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Hemolytic Anemia: Overview

by Carlo Raj, MD
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    00:01 Here, we’ll take a look at normocytic anemia and under normocytic, this time, it’s hemolytic anemia.

    00:07 What does that mean to you? It means that the bone marrow is now compensating, the bone marrow is trying to now compensate for the increased destruction of that RBC.

    00:16 So therefore, you call this increased reticulocytosis.

    00:19 Clinically, we refer to this being reticulocyte production index.

    00:23 The magic number then you’ll have to memorize is greater than 3%.

    00:27 Now, that would be in two categories here.

    00:30 And the reason that we have two categories with hemolytic anemia is because your RBC can be destroyed – Well, there’s a problem within the cell itself.

    00:38 So we will first go through intrinsic defects, but ladies and gentlemen, this is not going to picture – Or the picture that you’re going to get here is not the clinical picture, it’s just the pathogenesis of the disease.

    00:51 So what you’re paying attention to as you go through each one of these intrinsic and extrinsic differentials well, is the destruction of RBC taking place within the blood vessel, hence intravascular, or is it destruction of the RBC, hemolysis, taking place outside of the blood vessel primarily at the spleen and that would be extravascular, is that clear? So the way that this is divide into intrinsic and extrinsic doesn’t mean that it’s only intravascular or extravascular.

    01:24 I will sound like a broken record over and over again until this point gets hammered home, so without further ado, let’s get into our issues here.

    01:33 We’ll walk through membrane defects.

    01:36 These membrane defects include hereditary spherocytosis, elliptocytosis, and PNH.

    01:43 Next, under intrinsic, remember this would mean that the RBC itself, there’s a pathology inside the cell itself intrinsically.

    01:52 But what I wish to point out to you is, for example, under membrane defect – Well, membrane defect is an intrinsic problem, but hereditary spherocytosis will be an extravascular hemolysis.

    02:04 What does that mean to you? Well, when we do talk about HS, hereditary spherocytosis, we’ll talk about this patient being very, very jaundiced significantly.

    02:13 And maybe perhaps a development of pigment stones or cholelithiasis, whereas something like paroxysmal nocturnal hemoglobinuria, PNH, will be an intravascular type of hemolysis.

    02:26 Under abnormal hemoglobin, we’ll walk through sickle cell and HbC disease and deficiency of enzymes.

    02:32 You may use the mnemonic MAD.

    02:34 M- Membrane.

    02:36 A- Abnormal hemoglobin.

    02:38 D- Deficiency of enzymes.

    02:40 At least it will give you an idea as to what’s going on with hemolytic anemias.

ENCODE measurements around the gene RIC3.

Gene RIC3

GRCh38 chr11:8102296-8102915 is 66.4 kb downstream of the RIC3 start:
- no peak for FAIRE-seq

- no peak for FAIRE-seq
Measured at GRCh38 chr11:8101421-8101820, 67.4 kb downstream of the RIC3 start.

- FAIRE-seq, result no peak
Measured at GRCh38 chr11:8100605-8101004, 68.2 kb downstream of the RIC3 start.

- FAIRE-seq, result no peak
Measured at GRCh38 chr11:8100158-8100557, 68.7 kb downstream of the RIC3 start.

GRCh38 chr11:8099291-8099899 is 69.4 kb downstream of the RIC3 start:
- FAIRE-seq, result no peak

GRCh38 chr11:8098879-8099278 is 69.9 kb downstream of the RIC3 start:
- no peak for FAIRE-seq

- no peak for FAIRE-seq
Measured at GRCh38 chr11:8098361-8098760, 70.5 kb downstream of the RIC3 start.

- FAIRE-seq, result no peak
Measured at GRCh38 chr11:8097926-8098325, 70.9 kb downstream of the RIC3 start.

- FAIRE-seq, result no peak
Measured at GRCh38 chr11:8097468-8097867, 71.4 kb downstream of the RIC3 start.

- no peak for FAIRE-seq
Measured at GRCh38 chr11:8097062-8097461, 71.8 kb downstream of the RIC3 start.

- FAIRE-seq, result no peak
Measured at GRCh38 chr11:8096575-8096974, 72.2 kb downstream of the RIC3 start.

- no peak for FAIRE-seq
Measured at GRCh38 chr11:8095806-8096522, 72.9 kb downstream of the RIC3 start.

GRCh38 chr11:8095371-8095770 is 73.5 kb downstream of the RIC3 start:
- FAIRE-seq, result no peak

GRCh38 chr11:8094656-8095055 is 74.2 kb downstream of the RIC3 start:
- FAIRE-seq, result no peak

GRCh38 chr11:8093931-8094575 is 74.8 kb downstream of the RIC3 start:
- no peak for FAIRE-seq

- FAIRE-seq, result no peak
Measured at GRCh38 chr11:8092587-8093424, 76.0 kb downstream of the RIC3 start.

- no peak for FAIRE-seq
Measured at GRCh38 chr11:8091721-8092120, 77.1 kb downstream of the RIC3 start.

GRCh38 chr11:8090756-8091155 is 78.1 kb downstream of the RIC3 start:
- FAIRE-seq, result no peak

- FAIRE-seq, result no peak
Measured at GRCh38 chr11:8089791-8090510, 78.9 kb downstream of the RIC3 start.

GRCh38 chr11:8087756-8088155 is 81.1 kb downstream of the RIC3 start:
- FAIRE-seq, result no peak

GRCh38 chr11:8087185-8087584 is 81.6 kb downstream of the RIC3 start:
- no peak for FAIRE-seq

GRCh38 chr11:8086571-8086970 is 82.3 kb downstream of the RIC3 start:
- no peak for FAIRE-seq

02:45 Under deficiency of enzymes, we will walk through G6PD deficiency and pyruvate kinase deficiency.

    02:51 The other thing that I wish to point out to you is under abnormal hemoglobin, notice that we do not have thalassemias here, clear? Thalassemia, you know is a problem with hemoglobin, but what category does that come under? Microcytic anemia.

    03:05 Do you remember that? Okay, dealing with your globin, but that’s why we don’t find thalassemias under normocytic.

    03:12 On the side of extrinsic defect, what does that mean? Your RBCs are passing through and it gets hit by a valve that was stenotic and rigid.

    03:19 That will be extrinsic defect.

    03:21 Now if it is blood loss greater than 1 week, what does that mean? Well, greater than 1 week, this would start meaning that you have reticulocytosis, isn’t that what you’re paying attention to? So greater than 1 week, now the bone marrow is in fact working because the erythropoietin has kicked in and so therefore now you have production of your RBCs, we call this increased reticulocytosis.

    03:44 Immune hemolytic anemias we’ll walk through.

    03:46 Autoimmune hemolytic anemia, and the differences between micro and macroangiopathic.

    03:51 For example, if you say macroangiopathic hemolytic anemia, then you’re dealing with the larger diseases or should I say really, those diseases that are affecting you on a broad scale such as diabetes and hypertension.

    04:04 And these will then cause your arteries and arterioles to get quite, quite narrowed and we’ll call that arteriolosclerosis or if it’s microangiopathic, then this will be your thrombi diseases.

    04:17 And by thrombi diseases, referring to something like DIC, TTP, or HUS.

    04:22 And we’ll take a look at malaria quickly.

    04:24 So here’s a broad category and algorithm, which is showing you all the major hemolytic anemias.


    About the Lecture

    The lecture Hemolytic Anemia: Overview by Carlo Raj, MD is from the course Hemolytic Anemia – Red Blood Cell Pathology (RBC).


    Included Quiz Questions

    1. Hereditary spherocytosis
    2. Paroxysmal nocturnal hemoglobinuria
    3. Immune hemolytic anemia
    4. G6PD deficiency
    5. Hemoglobin C disease
    1. Beta thalassemia
    2. Hemoglobin C disease
    3. Pyruvate kinase deficiency
    4. Microangiopathic hemolytic anemia
    5. Sickle cell disease
    1. Malaria
    2. Hemolytic uremic syndrome
    3. None of these
    4. Thrombotic thrombocytopenic purpura
    5. Disseminated intravascular coagulation

    Author of lecture Hemolytic Anemia: Overview

     Carlo Raj, MD

    Carlo Raj, MD


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    very good
    By ahmad m. on 14. April 2018 for Hemolytic Anemia: Overview

    it's clear and on point. Good job by Carlo Raj, MD